BRENDA ROBINS V. CLAIRE'S STORES, INC., ET AL.Annotate this Case
NOT TO BE PUBLISHED OPINION
THIS OPINION IS DESIGNATED "NOT TO BE PUBLISHED ."
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PROMULGATED BY THE SUPREME COURT, CR 76.28(4)(C),
THIS OPINION IS NOT TO BE PUBLISHED AND SHALL NOT BE
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DOCUMENT TO THE COURT AND ALL PARTIES TO THE
RENDERED : JANUARY 20, 2011
NOT TO BE PUBLISHED
,;vupremt Courf of '~trufurkV
ON APPEAL FROM COURT OF APPEALS
CASE NO . 2009-CA-002039-WC
WORKERS' COMPENSATION BOARD NO. 02-64160
CLAIRE'S STORES, INC . ;
HONORABLE IRENE STEEN,
ADMINISTRATIVE LAW JUDGE; AND
WORKERS' COMPENSATION BOARD
MEMORANDUM OPINION OF THE COURT
The Administrative Law Judge (ALJ) found in this post-settlement
medical dispute and reopening that the claimant's right shoulder condition was
work-related and the disputed treatment compensable. The ALJ found that her
present neck condition resulted from age-related degenerative changes, which
rendered the surgery and other related treatment and medication noncompensable, and found no bad faith in the employer's refusal to pay for the
disputed expenses . The Workers' Compensation Board (Board) affirmed and
the Court of Appeals affirmed the Board .
Appealing, the claimant argues that the Court of Appeals applied a
standard of review that renders an appeal of factual findings an exercise in
futility. She also argues that the employer's medical evidence provided
inadequate support for the findings in its favor. We disagree and affirm .
The claimant sought workers' compensation benefits for neck and right
shoulder injuries and for a related psychological injury that resulted from her
attempt to catch a computer that fell from a counter on August 6, 2002 . Dr.
Valencia began to treat her for complaints of neck pain shortly after the
accident and prescribed physical therapy, various pain medications, and
periodic injections . An MRI performed in March 2003 revealed a right rotator
cuff tear. Dr. Vaughn performed a diskectomy and fusion at C 4-5 and C 5-6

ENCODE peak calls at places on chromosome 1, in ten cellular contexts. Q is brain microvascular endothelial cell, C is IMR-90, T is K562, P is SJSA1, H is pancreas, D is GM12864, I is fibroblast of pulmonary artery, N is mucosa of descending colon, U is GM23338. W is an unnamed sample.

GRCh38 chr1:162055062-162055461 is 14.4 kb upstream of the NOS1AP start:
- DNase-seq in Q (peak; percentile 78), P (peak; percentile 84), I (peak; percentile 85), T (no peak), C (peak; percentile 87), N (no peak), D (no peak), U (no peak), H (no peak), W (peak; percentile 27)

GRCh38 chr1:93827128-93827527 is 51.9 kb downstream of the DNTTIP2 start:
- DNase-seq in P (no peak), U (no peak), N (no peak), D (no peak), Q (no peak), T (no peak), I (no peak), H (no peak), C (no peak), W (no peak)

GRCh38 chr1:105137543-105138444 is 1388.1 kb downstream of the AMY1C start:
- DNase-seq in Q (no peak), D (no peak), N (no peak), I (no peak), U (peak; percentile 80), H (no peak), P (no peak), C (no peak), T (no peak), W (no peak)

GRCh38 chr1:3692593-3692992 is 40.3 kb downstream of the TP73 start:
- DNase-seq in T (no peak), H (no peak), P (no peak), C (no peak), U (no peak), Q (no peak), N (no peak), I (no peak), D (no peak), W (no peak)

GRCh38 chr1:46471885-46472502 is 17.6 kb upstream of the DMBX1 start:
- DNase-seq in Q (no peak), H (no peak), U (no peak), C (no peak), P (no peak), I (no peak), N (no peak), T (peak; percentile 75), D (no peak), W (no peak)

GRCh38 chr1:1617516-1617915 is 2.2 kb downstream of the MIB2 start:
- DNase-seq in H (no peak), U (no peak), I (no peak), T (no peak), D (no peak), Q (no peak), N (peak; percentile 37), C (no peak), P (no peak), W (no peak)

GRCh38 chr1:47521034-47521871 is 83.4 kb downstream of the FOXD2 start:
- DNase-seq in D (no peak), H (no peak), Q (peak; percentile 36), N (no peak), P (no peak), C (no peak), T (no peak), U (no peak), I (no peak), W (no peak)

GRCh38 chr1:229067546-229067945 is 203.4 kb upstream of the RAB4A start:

in June 2003 .
The parties settled the claim in November 2004 based on a lump sum
that represented a 25% partial disability in exchange for the claimant's
agreement to dismiss her injury claim ."as to all issues except payment of all
past, present and future medical expenses, including all outstanding medical
bills to date which shall be paid by the Defendant/ Employer and shall remain
open per KRS 342 ." The settlement provided another lump sum for the
to dismiss her entire psychological claim with prejudice .
The claimant did not return
to work after the settlement .
to receive medical treatment for complaints of neck pain and muscle spasms
and also for complaints of right shoulder pain that caused numbness and
weakness in her right hand. Drs . Valencia, Vaughan, and Cunningham
oversaw her treatment.
The employer requested Dr. Gladstein to conduct a medical records
review, which he performed in April 2008 . He noted that the initial x-rays were
normal, that a cervical spine MRI revealed some degenerative changes, but that
the claimant did not "exhibit any focal neurologic deficit or signs of nerve root
entrapment ." Yet, Dr. Vaughan performed an anterior cervical diskectomy and
fusion and "[a]s might be expected, the patient's symptoms did not improve
significantly." Dr. Gladstein noted that the claimant's psychological and
psychiatric evaluations showed elements of depression and somatization
disorders, personality dysfunction, and symptom magnification. He opined
that the 2002 injury probably caused a cervical strain and possibly a right